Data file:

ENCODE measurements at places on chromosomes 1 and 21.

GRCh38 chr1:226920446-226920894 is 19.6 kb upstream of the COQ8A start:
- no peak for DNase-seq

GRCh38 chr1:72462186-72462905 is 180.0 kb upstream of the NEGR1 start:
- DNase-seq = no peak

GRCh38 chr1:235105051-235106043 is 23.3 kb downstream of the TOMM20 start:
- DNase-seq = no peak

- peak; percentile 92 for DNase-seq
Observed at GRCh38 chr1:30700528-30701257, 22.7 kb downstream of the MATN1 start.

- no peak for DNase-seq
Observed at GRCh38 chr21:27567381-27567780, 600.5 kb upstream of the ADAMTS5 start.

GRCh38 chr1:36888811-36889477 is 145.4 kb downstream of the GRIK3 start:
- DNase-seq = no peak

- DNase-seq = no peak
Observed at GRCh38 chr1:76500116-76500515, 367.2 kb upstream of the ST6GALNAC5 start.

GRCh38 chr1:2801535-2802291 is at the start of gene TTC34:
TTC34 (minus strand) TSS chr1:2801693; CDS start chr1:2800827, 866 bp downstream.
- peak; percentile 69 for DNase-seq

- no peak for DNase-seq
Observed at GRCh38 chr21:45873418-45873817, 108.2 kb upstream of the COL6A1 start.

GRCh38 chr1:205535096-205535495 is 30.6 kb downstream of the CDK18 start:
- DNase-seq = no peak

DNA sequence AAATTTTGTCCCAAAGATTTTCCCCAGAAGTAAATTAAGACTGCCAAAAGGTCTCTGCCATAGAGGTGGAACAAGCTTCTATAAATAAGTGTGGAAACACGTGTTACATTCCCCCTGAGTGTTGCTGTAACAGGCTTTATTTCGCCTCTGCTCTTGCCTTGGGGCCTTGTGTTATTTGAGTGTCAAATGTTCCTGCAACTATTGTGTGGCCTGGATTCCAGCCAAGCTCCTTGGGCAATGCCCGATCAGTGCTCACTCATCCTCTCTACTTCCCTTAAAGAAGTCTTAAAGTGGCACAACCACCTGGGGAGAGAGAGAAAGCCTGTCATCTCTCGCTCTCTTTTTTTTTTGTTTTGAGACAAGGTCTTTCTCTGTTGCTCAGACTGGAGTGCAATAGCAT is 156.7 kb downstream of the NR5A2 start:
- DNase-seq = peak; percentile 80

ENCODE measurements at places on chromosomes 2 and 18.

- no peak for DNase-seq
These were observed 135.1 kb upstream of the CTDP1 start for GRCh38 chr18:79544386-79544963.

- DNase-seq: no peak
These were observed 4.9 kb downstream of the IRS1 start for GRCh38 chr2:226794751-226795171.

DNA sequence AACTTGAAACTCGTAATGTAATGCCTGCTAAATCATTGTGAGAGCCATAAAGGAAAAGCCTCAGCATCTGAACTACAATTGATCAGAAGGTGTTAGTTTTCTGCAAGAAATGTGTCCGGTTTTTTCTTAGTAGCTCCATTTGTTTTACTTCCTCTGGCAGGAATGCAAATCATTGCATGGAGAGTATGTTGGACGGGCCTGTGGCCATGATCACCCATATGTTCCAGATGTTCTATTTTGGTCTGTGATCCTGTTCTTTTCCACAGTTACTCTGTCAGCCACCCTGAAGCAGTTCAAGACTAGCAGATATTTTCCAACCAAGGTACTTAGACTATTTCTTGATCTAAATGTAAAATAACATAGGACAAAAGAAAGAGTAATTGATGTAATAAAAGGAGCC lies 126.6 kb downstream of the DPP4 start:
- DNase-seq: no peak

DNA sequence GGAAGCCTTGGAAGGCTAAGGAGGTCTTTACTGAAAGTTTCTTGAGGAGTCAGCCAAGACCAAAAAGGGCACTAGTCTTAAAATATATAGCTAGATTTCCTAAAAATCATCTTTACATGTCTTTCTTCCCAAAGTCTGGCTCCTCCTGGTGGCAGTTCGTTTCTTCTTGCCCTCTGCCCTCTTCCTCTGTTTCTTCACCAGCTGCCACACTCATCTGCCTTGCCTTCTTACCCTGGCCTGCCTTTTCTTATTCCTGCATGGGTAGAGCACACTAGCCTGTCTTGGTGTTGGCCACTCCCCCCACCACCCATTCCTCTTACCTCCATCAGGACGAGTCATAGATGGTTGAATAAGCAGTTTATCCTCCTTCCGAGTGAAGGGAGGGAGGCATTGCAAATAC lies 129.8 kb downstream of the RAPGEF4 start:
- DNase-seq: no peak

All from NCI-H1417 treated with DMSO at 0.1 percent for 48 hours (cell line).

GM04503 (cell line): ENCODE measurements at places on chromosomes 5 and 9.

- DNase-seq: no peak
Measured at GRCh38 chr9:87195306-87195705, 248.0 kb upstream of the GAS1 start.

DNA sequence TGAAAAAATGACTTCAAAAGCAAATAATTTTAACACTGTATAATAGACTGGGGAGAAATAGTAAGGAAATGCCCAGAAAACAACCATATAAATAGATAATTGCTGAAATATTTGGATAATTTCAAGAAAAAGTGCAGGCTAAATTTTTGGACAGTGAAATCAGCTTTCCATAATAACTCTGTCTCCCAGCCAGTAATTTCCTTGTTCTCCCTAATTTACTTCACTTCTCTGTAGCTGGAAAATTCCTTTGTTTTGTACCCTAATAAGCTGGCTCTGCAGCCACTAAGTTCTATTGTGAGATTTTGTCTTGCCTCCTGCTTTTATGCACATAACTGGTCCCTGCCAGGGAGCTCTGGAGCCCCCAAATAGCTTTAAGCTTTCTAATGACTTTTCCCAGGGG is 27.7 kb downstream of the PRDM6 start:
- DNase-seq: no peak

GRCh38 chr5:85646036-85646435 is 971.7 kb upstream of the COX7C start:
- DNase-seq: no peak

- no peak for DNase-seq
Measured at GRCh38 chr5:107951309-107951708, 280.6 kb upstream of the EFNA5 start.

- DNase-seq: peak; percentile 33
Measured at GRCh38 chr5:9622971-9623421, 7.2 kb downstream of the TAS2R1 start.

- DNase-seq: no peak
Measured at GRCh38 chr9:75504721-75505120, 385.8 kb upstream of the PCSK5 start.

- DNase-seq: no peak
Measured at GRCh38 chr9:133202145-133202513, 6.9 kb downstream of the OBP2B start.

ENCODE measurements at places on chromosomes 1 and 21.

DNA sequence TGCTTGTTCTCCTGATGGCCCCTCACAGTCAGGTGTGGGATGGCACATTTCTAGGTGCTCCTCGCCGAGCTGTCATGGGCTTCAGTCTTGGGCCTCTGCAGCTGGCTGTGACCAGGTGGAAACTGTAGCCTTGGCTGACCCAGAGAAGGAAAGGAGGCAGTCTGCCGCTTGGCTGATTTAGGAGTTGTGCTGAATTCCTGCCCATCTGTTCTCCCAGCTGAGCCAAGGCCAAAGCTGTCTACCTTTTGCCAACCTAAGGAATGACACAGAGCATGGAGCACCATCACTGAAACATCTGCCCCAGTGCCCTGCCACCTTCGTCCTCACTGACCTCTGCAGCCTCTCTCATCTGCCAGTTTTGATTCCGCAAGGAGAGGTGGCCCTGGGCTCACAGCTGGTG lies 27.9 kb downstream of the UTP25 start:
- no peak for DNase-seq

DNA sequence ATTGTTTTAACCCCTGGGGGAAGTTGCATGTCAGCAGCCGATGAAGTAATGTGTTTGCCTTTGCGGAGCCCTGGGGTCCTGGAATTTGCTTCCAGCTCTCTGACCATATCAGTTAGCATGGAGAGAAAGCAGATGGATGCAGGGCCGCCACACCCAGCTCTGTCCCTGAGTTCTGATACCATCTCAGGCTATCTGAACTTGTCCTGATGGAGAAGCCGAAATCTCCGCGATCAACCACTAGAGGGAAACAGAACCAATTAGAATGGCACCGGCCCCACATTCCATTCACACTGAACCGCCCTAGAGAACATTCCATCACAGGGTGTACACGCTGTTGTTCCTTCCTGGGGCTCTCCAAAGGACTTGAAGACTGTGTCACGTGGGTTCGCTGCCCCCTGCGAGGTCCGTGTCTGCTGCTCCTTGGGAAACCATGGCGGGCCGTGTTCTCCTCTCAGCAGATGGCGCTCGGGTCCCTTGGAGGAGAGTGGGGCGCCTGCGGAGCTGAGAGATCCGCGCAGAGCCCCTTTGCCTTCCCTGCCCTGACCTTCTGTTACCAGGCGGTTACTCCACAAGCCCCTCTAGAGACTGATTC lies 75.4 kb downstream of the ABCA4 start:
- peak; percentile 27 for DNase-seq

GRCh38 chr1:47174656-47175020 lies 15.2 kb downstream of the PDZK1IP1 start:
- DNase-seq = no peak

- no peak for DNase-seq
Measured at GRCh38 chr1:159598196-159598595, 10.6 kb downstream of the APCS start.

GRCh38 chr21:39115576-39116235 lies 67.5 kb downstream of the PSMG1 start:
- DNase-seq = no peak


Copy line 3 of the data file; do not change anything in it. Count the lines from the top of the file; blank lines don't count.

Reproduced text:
- no peak for DNase-seq